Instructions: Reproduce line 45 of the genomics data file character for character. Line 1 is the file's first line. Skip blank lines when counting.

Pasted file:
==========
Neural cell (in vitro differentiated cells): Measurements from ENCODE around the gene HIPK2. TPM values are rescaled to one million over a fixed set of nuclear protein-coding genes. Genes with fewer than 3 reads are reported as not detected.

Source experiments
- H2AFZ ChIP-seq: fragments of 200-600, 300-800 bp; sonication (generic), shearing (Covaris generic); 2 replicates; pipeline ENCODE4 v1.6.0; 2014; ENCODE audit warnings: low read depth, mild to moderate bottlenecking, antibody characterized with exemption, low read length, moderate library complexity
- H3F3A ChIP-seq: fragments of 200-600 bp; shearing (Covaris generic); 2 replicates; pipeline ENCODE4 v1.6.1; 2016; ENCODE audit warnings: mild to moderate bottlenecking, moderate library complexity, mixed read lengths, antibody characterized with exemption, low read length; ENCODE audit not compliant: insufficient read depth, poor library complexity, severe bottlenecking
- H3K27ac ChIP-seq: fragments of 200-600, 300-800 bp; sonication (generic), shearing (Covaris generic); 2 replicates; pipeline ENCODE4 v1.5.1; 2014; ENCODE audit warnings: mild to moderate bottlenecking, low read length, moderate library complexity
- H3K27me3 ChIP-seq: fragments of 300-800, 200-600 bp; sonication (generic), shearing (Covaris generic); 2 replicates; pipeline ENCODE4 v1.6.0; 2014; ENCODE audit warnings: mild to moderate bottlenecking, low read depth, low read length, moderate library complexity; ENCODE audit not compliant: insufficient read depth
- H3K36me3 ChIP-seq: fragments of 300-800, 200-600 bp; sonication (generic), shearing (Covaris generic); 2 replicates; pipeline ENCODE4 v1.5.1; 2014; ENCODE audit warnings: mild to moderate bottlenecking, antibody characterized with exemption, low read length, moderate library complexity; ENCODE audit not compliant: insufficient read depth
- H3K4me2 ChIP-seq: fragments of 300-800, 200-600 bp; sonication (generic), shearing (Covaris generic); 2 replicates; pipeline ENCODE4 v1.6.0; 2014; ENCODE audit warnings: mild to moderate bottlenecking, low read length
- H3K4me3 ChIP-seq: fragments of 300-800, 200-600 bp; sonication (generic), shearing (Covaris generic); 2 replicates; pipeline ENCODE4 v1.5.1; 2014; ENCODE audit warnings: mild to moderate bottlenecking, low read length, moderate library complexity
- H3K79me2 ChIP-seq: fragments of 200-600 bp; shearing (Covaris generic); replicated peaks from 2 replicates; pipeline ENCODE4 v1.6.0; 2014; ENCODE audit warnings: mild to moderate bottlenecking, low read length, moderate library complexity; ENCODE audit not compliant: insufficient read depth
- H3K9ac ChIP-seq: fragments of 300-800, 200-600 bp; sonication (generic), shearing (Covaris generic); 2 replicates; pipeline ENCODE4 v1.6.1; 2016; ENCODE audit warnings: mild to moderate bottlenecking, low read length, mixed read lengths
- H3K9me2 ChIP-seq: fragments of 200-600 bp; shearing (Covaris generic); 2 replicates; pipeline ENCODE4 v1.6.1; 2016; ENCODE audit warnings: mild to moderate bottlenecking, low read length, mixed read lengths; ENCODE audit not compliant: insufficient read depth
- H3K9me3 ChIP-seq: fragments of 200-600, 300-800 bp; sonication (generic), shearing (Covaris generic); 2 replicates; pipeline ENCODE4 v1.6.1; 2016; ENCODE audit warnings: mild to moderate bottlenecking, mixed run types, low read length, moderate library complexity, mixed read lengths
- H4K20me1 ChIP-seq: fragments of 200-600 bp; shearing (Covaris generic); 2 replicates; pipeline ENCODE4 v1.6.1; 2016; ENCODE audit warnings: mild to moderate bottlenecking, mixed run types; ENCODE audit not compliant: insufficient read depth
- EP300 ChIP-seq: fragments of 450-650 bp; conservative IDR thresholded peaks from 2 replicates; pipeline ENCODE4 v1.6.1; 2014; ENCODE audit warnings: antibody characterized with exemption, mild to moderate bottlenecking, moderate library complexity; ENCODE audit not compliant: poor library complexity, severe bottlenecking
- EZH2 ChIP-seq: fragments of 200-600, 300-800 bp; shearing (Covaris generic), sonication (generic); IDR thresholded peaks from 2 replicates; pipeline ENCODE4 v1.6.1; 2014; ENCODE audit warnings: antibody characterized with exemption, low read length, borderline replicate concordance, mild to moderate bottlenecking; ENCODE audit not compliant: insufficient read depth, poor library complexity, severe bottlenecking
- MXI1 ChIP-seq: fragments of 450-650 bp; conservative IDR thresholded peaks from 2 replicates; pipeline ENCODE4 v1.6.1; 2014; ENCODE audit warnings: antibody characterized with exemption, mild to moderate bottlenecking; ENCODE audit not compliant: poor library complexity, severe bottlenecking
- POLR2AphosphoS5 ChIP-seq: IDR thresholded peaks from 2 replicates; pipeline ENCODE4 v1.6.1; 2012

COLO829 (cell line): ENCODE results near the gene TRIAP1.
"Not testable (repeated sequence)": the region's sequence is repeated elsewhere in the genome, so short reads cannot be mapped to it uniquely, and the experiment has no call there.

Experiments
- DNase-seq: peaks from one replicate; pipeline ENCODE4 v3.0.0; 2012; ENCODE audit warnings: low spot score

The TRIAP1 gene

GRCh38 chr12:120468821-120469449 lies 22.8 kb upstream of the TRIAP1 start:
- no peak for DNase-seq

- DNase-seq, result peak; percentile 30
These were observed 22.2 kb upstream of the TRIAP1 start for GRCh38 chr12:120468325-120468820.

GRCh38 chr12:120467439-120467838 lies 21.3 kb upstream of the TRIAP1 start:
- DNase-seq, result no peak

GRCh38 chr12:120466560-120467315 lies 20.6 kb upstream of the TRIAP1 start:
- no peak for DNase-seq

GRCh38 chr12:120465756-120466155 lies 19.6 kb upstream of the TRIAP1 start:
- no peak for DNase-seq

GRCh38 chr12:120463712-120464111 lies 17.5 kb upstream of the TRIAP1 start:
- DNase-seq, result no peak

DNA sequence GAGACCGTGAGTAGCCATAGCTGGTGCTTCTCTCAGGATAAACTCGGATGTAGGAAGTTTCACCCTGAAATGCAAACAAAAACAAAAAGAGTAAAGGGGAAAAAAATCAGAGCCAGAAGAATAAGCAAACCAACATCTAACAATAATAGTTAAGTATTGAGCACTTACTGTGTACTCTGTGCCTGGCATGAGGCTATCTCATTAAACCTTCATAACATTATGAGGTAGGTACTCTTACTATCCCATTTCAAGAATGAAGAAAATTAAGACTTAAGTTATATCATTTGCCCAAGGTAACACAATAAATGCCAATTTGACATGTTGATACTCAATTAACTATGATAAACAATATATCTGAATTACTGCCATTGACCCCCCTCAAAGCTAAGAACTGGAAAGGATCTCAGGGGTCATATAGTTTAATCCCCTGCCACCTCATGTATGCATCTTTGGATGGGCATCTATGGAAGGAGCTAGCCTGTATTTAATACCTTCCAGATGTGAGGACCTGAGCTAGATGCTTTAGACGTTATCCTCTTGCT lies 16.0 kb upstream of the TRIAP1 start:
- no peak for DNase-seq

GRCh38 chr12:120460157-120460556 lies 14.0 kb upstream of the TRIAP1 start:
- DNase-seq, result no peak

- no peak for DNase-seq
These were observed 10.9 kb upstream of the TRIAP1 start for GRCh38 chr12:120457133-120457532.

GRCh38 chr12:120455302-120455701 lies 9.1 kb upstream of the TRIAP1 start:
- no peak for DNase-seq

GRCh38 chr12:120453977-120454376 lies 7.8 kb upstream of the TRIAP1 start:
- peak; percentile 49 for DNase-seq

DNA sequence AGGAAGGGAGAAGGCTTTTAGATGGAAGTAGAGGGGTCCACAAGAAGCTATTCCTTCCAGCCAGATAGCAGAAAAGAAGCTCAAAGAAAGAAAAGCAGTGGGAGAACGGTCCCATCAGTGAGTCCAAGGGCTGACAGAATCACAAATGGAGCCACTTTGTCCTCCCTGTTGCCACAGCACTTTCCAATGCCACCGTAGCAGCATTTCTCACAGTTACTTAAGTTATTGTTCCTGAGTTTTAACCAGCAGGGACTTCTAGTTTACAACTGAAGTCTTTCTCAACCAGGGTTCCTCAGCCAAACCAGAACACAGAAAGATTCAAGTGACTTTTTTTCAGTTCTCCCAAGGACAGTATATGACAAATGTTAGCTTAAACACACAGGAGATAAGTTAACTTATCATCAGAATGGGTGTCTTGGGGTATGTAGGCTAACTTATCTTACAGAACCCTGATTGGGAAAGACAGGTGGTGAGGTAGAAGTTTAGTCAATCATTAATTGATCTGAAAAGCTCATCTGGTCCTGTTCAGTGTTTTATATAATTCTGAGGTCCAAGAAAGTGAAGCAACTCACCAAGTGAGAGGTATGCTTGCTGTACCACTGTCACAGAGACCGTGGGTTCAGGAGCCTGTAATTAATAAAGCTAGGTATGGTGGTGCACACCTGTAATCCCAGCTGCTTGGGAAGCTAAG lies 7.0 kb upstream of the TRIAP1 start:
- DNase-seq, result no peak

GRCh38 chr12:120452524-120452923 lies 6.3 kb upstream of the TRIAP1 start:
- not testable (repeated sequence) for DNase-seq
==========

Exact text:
- peak; percentile 49 for DNase-seq